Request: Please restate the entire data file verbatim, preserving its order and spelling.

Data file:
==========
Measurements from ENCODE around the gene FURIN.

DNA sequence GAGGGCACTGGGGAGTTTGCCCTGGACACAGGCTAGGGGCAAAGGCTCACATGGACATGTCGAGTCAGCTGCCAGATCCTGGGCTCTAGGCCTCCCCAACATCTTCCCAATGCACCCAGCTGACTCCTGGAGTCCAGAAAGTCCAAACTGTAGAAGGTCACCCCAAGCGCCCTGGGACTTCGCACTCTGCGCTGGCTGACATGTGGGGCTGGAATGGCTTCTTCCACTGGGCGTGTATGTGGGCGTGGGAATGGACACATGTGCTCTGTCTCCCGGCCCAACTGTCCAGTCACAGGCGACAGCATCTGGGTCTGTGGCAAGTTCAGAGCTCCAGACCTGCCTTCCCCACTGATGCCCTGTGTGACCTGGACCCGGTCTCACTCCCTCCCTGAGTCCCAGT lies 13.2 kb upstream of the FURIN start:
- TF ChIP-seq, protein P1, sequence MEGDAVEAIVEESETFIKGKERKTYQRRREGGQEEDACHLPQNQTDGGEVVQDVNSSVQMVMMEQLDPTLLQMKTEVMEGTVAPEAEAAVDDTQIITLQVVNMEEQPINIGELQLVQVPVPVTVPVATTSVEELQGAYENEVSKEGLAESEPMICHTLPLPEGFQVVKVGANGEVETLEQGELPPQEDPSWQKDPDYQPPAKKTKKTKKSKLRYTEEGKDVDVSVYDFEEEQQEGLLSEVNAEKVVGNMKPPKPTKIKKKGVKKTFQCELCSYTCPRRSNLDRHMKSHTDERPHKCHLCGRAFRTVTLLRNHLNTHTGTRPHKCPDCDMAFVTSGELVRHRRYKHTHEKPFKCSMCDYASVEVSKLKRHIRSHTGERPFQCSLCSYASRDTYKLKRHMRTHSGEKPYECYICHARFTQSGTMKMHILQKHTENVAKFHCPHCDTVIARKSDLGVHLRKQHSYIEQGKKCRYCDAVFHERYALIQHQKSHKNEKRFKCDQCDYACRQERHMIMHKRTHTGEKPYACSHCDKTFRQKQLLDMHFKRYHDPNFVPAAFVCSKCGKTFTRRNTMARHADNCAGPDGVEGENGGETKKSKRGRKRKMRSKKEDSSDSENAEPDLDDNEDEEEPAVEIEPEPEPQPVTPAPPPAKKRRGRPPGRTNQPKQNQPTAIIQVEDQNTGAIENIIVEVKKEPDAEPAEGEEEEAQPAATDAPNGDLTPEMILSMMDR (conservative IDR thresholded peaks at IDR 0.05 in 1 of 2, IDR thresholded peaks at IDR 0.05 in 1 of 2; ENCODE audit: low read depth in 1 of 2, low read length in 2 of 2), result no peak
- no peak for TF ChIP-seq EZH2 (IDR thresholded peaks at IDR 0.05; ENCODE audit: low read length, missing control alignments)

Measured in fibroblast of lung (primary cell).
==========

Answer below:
Measurements from ENCODE around the gene FURIN.

DNA sequence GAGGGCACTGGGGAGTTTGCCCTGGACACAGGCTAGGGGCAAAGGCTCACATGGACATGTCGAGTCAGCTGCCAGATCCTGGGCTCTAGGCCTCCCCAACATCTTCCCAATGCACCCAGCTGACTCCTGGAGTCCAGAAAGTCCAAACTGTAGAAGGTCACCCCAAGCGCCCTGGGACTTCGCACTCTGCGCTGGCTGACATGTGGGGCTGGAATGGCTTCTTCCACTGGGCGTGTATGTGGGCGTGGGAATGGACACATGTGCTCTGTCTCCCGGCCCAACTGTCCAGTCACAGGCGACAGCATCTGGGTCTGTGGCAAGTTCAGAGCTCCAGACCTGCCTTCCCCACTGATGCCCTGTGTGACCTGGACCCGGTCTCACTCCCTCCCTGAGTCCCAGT lies 13.2 kb upstream of the FURIN start:
- TF ChIP-seq, protein P1, sequence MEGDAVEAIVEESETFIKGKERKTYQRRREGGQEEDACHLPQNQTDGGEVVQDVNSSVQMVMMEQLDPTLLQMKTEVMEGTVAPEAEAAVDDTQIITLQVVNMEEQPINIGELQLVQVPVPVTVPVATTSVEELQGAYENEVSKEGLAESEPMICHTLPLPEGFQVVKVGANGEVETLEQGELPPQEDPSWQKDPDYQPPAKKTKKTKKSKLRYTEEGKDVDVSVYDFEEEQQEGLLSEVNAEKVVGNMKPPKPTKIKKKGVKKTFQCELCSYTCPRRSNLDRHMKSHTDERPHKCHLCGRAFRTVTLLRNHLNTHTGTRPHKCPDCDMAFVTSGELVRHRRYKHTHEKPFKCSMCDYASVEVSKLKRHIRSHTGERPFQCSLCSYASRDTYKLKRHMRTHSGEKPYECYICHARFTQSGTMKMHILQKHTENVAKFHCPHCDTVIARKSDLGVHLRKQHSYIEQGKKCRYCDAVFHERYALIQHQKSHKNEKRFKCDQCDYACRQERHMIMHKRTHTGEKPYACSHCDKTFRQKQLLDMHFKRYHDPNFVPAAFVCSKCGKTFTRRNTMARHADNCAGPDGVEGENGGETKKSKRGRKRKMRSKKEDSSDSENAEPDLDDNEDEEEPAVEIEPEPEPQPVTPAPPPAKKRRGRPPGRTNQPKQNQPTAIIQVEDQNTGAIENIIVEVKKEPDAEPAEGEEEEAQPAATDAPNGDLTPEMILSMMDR (conservative IDR thresholded peaks at IDR 0.05 in 1 of 2, IDR thresholded peaks at IDR 0.05 in 1 of 2; ENCODE audit: low read depth in 1 of 2, low read length in 2 of 2), result no peak
- no peak for TF ChIP-seq EZH2 (IDR thresholded peaks at IDR 0.05; ENCODE audit: low read length, missing control alignments)

Measured in fibroblast of lung (primary cell).